PRIVACY GROUPS have spoken out about Amazon Go and said that the cashier-less shopping initiative takes privacy invasion to a "whole new level".
Amazon Go was launched earlier this week and touted by the online retail giant as a "checkout-free shopping experience made possible by the same types of technologies used in self-driving cars: computer vision, sensor fusion, and deep learning."
What this basically means is that you're being tracked, with Amazon's 1,800-foot Seattle retail space tracking customers to see which items they pick up, look at and decide not to buy.
"Our Just Walk Out technology automatically detects when products are taken from or returned to the shelves and keeps track of them in a virtual cart," Amazon added. "When you’re done shopping, you can just leave the store. Shortly after, we’ll charge your Amazon account and send you a receipt."
This, naturally, hasn't gone down well with some, including Privacy International (PI). Speaking to the INQUIRER, Dr Richard Tynan, technologist at PI, has sounded the alarm bells about the initiative, which he claims will use invasive technologies to bombard shoppers with online ads.
"Retailers have long been the driver of many privacy invasive technologies. Whether it is to better place advertisements or to track shoppers' movements, understanding intimate details about consumers' habits by collecting personal data is their goal. The new Amazon Go store will take this to a whole new level," he said.
"Imagine you decide to put a product back on the shelf and go home to see online advertisements for the supposed benefits of this over the product you actually bought. Imagine you examine a product for a long period of time but decide not to buy it and are then bombarded with advertisements for that product online.
"With advances in machine learning, artificial intelligence, and machine vision comes greater requirements for legal and consumer protection for us in the physical world. The outdated premise of data protection is that people come to technology. In today's world, technology is hidden in our environment and in everyday objects.
Tynan adds that Amazon needs to be open about the negative aspects of its Go shop's technology so that customers' are aware of what data they are giving up in order to get a quick sandwich.
"Companies who manufacture and promote this technology need to be upfront about the consequences, including negatives, for the societies in which they operate. Societies must understand not only the surface features of new technology but also the unexpected consequences of environments and services being dependent on personal data.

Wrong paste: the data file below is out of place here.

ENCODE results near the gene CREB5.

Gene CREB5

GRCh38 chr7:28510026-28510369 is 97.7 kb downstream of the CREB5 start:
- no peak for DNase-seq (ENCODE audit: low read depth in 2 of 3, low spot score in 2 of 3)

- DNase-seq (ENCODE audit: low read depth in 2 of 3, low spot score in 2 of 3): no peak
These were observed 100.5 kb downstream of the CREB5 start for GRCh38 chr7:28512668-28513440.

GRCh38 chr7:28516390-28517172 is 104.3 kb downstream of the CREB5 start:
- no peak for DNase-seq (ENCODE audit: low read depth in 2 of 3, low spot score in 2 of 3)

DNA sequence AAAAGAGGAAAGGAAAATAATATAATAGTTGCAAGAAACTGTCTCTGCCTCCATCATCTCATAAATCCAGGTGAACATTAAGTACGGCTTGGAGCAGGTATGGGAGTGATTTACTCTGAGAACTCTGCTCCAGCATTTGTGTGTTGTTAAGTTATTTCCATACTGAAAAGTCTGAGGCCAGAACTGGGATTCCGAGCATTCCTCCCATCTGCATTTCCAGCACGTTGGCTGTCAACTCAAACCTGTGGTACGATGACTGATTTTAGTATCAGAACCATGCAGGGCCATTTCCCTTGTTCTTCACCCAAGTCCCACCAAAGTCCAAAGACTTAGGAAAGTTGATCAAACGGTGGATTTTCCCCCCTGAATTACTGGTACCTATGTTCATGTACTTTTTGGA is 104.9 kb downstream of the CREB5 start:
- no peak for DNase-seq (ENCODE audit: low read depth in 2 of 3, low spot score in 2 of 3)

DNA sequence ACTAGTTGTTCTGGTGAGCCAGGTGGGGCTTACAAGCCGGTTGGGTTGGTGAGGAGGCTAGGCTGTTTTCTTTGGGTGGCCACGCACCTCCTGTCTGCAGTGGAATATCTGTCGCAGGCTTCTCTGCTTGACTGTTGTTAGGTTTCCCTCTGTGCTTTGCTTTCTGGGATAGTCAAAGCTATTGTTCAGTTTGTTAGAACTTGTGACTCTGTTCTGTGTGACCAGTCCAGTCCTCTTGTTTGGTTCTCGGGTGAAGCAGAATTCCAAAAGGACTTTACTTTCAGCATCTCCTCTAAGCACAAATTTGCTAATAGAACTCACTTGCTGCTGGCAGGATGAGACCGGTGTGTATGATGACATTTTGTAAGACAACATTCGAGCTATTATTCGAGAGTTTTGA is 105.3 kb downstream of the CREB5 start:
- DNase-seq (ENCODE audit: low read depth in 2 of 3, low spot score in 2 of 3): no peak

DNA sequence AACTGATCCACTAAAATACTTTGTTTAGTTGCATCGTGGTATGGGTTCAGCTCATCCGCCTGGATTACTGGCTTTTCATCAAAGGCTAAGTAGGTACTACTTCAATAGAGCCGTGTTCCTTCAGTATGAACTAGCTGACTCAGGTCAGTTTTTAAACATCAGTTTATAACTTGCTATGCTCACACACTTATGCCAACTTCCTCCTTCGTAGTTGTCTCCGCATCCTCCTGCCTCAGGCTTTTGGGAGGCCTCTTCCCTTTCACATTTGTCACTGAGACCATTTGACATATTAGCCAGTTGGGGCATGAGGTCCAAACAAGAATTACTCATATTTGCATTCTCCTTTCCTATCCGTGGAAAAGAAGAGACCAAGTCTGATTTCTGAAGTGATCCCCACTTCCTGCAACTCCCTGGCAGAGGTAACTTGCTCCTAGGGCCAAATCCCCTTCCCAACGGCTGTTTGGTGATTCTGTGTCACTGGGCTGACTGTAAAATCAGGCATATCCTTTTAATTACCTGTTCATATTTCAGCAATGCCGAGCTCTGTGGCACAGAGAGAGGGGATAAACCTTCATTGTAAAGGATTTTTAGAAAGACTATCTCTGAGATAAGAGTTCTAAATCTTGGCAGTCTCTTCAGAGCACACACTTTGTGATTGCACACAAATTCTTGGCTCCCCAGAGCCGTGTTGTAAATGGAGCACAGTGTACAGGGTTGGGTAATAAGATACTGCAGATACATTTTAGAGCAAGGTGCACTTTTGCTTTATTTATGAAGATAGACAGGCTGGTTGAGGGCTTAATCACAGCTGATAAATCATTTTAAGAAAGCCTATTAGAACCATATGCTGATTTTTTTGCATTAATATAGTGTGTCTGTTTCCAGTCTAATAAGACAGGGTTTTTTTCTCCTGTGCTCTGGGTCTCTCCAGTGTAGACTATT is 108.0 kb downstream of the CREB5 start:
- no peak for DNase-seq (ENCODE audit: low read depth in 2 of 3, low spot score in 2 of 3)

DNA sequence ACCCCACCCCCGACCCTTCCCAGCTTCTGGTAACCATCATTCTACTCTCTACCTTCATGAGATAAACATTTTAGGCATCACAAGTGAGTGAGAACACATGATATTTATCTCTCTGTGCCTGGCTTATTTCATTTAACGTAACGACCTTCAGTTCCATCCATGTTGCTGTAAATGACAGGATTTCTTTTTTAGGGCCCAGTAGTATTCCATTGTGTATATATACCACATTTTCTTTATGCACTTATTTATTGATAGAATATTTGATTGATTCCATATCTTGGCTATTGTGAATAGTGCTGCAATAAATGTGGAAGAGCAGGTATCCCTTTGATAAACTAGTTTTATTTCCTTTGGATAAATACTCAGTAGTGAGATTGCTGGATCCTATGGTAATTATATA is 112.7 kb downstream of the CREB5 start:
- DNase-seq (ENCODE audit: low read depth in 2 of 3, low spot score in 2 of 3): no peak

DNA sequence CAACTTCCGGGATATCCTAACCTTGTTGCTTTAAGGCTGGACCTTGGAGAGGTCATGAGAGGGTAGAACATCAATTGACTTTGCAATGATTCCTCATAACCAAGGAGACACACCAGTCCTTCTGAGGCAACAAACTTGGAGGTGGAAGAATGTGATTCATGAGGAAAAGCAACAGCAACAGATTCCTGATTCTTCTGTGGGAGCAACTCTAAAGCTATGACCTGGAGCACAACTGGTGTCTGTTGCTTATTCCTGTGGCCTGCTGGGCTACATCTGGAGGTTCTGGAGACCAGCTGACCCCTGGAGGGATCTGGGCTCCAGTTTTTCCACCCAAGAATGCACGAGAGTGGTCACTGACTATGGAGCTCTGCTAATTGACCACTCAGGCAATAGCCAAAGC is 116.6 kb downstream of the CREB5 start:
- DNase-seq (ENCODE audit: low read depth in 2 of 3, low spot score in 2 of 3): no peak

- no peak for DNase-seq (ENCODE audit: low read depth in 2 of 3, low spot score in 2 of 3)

"Privacy International is actively engaged in driving this new approach by requesting all data under the control of companies, including on our own devices which we have very limited control over."
Echoing Tynan's remarks, the Open Rights Group (ORG) has also called for Amazon to be upfront about how they are going to use the data that it slurp through its Go initiative, adding that this information should be binned once consumers' have left the shop.
"The convenience of such a store is very attractive but shouldn’t come at the expense of privacy. Amazon need to be very clear about how they are going to use the data that will be generated," a spokesperson for ORG told INQ.
"Amazon will need to collect a certain amount of data to ensure that correct payment is made and to prevent theft but we’d expect them to give people the option of opting out from having their movements intensely tracked."
While some have raised concerns about personal privacy, others have voiced concerns about what a cashier-less shop means for retail workers, which make up six per cent of the US workforce in total.
"There’s no reason that data about your movements shouldn't be deleted once you’ve left the store and your goods have been paid for.”
However, Amazon has told the INQUIRER that its Go initiative will employ as many people as traditional retail outlets. µ
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